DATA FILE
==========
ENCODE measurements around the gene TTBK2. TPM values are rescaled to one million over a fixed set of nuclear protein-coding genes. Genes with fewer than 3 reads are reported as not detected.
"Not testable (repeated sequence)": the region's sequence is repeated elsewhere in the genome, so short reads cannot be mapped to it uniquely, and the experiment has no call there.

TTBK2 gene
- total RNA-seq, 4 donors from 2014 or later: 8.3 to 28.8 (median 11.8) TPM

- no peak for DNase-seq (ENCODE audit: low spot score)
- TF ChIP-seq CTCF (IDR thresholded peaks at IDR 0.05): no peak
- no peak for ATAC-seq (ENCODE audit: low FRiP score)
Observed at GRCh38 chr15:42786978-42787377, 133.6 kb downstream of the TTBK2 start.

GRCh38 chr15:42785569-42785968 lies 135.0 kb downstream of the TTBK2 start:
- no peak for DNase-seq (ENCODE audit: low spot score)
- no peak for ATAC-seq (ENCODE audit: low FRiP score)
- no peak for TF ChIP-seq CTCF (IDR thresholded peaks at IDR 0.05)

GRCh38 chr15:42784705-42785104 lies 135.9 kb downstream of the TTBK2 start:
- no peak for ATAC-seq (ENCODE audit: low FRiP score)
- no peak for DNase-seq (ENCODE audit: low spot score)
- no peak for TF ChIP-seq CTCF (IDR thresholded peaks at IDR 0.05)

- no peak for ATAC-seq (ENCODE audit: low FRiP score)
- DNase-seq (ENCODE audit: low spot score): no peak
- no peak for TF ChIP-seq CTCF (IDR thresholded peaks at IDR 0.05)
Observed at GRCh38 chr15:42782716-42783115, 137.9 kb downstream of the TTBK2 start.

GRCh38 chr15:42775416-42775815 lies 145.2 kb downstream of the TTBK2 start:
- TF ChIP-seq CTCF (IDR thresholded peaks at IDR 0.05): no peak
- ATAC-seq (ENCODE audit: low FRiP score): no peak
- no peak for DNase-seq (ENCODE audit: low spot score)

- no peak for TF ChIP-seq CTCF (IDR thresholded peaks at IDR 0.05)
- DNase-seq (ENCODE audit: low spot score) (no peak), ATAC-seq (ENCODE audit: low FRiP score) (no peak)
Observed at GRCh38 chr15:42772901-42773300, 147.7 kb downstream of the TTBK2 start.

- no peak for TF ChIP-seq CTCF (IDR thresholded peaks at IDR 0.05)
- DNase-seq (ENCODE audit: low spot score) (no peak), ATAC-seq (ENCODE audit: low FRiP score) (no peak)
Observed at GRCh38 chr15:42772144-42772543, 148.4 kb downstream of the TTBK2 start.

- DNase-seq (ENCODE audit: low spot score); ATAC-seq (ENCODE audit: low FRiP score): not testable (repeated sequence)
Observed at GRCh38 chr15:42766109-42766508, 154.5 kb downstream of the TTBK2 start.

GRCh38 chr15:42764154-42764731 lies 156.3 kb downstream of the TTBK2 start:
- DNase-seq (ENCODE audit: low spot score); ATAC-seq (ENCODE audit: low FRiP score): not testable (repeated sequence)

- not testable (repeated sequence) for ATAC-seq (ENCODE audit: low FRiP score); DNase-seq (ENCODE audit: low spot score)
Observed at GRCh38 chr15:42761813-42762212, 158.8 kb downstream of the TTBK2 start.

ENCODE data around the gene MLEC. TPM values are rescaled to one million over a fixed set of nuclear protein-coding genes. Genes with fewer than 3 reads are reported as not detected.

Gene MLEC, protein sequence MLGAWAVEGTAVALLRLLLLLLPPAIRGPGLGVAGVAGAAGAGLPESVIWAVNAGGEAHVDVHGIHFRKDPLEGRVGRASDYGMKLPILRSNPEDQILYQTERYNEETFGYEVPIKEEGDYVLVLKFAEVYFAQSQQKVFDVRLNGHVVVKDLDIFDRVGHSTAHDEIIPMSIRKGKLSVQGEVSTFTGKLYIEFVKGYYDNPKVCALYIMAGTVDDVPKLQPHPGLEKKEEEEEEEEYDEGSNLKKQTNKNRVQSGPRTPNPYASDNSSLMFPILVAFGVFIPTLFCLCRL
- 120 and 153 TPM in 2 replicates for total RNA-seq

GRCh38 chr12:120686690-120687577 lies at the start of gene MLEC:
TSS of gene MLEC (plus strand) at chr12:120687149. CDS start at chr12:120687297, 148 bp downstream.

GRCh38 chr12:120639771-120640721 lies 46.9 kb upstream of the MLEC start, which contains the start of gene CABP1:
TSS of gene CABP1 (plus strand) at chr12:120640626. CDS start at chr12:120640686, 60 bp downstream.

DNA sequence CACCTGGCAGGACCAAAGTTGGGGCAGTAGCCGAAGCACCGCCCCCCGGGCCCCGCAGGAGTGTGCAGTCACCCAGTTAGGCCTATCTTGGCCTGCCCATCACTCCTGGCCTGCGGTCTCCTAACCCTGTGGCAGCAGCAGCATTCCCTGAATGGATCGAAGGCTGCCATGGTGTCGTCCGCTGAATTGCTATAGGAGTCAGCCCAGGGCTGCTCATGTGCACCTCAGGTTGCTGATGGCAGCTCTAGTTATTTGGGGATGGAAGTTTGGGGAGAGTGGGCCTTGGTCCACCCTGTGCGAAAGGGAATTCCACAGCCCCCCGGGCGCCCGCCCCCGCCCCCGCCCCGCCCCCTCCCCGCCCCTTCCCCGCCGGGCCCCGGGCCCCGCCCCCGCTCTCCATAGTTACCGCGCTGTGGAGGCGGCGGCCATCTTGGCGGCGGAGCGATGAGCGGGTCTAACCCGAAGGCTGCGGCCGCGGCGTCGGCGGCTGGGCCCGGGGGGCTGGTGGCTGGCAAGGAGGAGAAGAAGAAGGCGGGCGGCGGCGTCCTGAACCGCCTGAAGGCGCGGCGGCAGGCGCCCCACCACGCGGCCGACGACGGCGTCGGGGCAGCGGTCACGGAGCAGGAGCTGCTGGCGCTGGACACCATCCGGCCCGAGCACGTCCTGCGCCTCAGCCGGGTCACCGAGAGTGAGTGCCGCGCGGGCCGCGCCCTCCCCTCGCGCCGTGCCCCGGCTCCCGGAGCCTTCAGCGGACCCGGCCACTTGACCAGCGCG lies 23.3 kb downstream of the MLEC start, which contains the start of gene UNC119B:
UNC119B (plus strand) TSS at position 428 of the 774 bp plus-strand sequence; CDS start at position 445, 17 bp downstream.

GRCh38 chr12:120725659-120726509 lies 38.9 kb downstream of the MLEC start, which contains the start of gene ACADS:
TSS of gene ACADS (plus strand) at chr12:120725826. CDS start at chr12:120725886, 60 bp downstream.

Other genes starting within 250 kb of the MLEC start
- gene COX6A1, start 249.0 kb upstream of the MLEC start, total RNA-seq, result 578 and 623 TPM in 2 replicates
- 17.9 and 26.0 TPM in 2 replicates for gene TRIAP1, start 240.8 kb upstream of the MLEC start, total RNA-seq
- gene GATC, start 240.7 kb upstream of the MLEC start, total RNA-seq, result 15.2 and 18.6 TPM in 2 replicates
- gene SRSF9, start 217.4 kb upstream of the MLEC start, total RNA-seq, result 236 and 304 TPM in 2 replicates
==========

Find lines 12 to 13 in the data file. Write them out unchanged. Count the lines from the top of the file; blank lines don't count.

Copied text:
- no peak for TF ChIP-seq CTCF (IDR thresholded peaks at IDR 0.05)

GRCh38 chr15:42784705-42785104 lies 135.9 kb downstream of the TTBK2 start: